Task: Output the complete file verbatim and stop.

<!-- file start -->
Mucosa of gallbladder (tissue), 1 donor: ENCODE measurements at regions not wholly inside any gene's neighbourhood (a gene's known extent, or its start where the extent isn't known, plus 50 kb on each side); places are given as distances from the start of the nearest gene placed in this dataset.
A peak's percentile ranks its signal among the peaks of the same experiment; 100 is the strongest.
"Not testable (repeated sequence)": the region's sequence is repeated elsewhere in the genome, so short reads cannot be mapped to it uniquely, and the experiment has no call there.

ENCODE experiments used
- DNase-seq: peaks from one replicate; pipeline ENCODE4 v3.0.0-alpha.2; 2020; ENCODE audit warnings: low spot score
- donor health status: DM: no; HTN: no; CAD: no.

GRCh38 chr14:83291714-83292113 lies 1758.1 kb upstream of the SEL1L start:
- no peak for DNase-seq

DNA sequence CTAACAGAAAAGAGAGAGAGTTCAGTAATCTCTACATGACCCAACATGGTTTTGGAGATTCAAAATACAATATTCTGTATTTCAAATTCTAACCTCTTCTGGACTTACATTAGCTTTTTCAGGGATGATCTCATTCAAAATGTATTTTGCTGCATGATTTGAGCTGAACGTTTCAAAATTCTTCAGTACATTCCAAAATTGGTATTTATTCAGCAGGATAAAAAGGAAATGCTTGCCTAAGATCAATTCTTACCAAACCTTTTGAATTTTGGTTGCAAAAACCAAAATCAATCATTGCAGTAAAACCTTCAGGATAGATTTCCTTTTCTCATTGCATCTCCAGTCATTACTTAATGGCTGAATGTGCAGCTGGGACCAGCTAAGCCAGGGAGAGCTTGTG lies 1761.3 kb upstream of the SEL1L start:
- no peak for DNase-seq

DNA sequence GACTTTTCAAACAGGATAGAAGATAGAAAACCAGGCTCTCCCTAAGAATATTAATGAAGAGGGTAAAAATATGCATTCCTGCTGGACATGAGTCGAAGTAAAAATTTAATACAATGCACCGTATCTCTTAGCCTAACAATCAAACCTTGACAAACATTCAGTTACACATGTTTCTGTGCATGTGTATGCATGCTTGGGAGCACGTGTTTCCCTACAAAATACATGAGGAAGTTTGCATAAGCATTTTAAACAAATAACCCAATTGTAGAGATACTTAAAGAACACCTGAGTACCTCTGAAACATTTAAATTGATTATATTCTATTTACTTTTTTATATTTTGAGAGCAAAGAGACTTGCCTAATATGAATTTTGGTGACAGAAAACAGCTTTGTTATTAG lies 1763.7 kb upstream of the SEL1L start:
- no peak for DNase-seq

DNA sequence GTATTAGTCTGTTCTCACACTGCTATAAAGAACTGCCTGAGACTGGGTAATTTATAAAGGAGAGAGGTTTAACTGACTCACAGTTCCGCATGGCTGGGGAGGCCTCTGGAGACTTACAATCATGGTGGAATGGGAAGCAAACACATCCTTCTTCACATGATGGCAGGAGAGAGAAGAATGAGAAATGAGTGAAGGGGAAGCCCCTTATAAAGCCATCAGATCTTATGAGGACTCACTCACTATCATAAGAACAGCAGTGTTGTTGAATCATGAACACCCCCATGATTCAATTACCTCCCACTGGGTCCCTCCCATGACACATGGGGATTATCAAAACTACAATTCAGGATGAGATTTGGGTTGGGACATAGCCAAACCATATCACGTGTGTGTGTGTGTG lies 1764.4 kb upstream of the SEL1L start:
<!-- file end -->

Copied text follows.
Mucosa of gallbladder (tissue), 1 donor: ENCODE measurements at regions not wholly inside any gene's neighbourhood (a gene's known extent, or its start where the extent isn't known, plus 50 kb on each side); places are given as distances from the start of the nearest gene placed in this dataset.
A peak's percentile ranks its signal among the peaks of the same experiment; 100 is the strongest.
"Not testable (repeated sequence)": the region's sequence is repeated elsewhere in the genome, so short reads cannot be mapped to it uniquely, and the experiment has no call there.

ENCODE experiments used
- DNase-seq: peaks from one replicate; pipeline ENCODE4 v3.0.0-alpha.2; 2020; ENCODE audit warnings: low spot score
- donor health status: DM: no; HTN: no; CAD: no.

GRCh38 chr14:83291714-83292113 lies 1758.1 kb upstream of the SEL1L start:
- no peak for DNase-seq

DNA sequence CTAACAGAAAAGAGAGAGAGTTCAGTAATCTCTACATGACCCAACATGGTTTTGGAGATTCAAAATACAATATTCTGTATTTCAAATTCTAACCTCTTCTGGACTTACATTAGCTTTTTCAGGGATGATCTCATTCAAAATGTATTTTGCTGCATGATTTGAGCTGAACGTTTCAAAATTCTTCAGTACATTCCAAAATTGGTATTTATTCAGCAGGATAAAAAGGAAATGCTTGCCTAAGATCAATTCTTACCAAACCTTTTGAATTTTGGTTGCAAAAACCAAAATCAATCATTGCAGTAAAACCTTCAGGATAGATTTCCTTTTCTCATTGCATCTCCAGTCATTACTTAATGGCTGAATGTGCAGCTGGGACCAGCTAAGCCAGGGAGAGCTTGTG lies 1761.3 kb upstream of the SEL1L start:
- no peak for DNase-seq

DNA sequence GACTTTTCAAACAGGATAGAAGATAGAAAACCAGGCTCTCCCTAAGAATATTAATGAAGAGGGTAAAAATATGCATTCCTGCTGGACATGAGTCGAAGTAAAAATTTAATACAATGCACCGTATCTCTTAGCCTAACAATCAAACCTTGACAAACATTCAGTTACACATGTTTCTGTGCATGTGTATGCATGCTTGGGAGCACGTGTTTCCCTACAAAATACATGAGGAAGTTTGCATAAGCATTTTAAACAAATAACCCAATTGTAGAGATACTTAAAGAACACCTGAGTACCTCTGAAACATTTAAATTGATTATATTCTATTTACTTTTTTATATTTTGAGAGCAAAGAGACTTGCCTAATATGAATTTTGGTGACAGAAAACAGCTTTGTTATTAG lies 1763.7 kb upstream of the SEL1L start:
- no peak for DNase-seq

DNA sequence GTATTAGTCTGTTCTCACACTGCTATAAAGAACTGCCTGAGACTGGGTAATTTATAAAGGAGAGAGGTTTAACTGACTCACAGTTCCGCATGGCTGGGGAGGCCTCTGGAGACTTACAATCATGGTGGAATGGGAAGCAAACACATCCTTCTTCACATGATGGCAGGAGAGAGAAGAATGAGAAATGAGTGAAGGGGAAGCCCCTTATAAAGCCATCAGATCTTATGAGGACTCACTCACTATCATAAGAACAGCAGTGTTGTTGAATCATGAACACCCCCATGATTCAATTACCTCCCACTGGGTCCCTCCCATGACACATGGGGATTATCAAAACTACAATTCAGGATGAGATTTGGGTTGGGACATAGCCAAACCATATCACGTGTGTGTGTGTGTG lies 1764.4 kb upstream of the SEL1L start: